Price shock: how the gas industry is weathering the oil crash | RenewEconomy

Price shock: how the gas industry is weathering the oil crash

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Woodside gas project is just the latest victim as companies adapt to lower oil prices. So how else is the sector dealing with the low prices?

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The Conversation

Woodside’s Karatha Gas Plant on Western Australia’s northern coast. AAP Image/Rebecca Le May
Woodside’s Karatha Gas Plant on Western Australia’s northern coast. AAP Image/Rebecca Le May

Falling oil prices are causing a shake-up in the gas industry. The latest sign of this is Australian energy company Woodside’s indefinite deferral of its huge gas project off northwest Western Australia.

The A$40 billion project was to convert natural gas extracted from deepwater areas to liquid (LNG) on a floating barge-like structure for export – a world first on a commercial scale. Major oil companies Shell and BP are partners in the joint venture. Some have suggested the solution is for companies to work together to bring down costs.

The project is just the latest victim as companies adapt to lower oil prices. So how else is the sector dealing with the low prices?

Why have prices fallen?

Gas prices are linked to oil prices in their export contracts. Oil prices started their freefall from around US$110 a barrel in July 2014 to the current US$38 a barrel.

Shell has claimed that the project is not economic at an oil price of less than US$50 a barrel.

Essentially, the global oil and gas industry is facing an oil price shock, which is affecting local projects.

The price of oil has fallen as non-Western oil-producing countries (OPEC) seek to re-establish dominance over the United States. The recent US shale oil revolution uses new extraction techniques, so despite its higher costs requiring higher prices, shale oil was looking like it might make the United States self-sufficient in oil for the first time. But the OPEC competitors have flooded the market with oil (thus lowering the price) in a bid to drive US shale oil companies out of business.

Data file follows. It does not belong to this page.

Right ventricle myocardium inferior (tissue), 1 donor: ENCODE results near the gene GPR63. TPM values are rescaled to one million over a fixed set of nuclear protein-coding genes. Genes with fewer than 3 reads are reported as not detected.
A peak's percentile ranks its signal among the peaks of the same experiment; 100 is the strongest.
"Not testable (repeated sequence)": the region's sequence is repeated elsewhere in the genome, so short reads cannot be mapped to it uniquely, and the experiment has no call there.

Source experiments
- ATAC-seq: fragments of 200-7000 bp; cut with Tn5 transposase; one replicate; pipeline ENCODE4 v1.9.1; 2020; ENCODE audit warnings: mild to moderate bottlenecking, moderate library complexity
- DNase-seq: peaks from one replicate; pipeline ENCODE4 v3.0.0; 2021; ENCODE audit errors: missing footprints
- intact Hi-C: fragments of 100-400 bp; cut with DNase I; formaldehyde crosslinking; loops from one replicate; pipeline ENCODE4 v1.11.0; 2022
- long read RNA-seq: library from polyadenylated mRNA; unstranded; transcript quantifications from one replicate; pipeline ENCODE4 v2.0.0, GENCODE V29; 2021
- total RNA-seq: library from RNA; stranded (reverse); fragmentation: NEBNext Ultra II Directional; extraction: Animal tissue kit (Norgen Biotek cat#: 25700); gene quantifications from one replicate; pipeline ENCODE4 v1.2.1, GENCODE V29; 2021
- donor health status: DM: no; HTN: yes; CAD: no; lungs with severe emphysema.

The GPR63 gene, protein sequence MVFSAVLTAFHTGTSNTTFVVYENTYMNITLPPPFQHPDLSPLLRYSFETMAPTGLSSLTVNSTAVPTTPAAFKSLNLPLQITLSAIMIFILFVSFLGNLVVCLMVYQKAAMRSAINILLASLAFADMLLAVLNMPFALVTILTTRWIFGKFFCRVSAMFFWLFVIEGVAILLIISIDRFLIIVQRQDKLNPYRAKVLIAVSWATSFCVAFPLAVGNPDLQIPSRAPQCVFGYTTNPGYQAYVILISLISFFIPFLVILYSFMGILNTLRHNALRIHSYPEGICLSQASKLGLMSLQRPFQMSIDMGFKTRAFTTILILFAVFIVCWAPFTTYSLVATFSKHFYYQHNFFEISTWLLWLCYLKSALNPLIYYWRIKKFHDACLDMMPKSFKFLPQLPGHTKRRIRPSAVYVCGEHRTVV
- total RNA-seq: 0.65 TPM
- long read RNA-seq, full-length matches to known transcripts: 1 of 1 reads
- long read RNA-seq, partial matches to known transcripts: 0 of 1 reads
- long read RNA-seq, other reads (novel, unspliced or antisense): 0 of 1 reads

Other oil states such as Nigeria, Iraq and Venezuela have compounded this oversupply by ramping up production for much-needed cash to shore up their weakening economies.

The ramifications of “low oil price shock” are being discussed in oil and gas professional journals, but academic journals haven’t yet caught up.

To find out how companies are dealing with the price shock, I and other researchers have been interviewing senior executives from the oil and gas industry in Australia and Malaysia. We’re starting to see some definite trends.

Cuts to exploration and new spending

After decades of exploration in Australia for oil and gas, industry is cutting its spending on exploration.

Several executives mentioned that spending on new projects has been curtailed in the design and development phase. One commented, “We’ve already had several rounds of capital budget cuts.” The overall impression from the interviews is of a significant drop in the number of projects globally that are progressing to the development phase, which normally requires significant spending.